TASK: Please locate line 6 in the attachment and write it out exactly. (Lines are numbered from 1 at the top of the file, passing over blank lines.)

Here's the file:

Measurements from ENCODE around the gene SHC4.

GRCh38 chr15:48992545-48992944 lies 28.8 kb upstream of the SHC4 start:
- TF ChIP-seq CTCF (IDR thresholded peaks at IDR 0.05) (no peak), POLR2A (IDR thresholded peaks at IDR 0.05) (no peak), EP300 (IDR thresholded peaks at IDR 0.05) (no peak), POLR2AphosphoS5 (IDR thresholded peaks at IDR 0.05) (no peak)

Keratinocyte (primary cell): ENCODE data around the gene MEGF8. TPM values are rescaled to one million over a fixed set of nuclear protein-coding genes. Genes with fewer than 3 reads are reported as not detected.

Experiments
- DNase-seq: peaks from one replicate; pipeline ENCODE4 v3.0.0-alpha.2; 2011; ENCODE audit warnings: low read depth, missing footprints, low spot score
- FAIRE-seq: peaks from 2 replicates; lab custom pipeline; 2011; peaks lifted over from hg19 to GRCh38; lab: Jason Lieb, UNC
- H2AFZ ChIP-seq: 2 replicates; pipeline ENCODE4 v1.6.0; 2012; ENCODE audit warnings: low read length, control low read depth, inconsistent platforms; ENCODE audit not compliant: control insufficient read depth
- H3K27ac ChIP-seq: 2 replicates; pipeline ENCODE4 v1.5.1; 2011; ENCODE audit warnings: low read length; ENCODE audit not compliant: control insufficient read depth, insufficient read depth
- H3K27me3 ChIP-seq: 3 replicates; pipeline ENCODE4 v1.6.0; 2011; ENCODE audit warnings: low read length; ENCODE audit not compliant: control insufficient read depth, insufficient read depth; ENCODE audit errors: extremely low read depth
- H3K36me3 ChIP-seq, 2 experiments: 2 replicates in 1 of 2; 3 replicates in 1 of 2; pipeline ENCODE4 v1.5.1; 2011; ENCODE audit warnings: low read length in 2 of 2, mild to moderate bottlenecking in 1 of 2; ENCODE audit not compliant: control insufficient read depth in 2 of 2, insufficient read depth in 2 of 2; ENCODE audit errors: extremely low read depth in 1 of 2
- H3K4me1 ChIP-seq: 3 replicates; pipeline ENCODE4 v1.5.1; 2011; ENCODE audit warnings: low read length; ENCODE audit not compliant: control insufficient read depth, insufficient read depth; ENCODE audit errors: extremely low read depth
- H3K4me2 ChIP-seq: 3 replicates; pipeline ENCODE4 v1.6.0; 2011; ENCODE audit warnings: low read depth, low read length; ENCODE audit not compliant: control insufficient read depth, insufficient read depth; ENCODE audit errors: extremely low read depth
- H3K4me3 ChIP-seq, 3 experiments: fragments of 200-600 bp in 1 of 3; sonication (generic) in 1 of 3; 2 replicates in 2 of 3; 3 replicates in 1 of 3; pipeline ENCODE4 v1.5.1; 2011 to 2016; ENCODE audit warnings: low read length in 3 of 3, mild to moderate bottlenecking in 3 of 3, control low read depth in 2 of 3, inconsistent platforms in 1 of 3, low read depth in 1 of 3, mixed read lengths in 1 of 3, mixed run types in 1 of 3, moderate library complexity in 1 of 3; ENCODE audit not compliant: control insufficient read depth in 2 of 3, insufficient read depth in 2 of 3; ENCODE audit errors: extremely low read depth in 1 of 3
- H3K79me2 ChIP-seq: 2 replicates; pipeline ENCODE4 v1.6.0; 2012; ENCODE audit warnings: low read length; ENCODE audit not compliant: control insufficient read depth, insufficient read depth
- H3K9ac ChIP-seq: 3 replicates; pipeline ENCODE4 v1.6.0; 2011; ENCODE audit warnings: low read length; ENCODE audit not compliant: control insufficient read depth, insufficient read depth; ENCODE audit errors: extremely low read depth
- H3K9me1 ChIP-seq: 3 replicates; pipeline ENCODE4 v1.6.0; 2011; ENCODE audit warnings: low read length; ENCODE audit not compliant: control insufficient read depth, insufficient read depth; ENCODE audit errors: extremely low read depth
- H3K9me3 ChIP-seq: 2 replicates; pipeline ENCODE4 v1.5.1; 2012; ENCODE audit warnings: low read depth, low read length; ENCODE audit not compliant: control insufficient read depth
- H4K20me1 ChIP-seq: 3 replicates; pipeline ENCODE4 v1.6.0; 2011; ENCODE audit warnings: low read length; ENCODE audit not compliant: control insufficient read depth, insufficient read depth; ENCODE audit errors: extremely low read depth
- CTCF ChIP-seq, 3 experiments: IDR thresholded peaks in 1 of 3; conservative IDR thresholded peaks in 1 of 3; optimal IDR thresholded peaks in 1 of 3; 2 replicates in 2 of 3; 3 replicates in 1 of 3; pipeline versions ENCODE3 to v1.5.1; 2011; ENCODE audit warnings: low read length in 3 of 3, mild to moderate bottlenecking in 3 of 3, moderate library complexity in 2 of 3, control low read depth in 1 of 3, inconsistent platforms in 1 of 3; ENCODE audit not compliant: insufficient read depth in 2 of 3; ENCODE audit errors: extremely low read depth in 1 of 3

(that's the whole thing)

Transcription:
- DNase-seq: peaks from one replicate; pipeline ENCODE4 v3.0.0-alpha.2; 2011; ENCODE audit warnings: low read depth, missing footprints, low spot score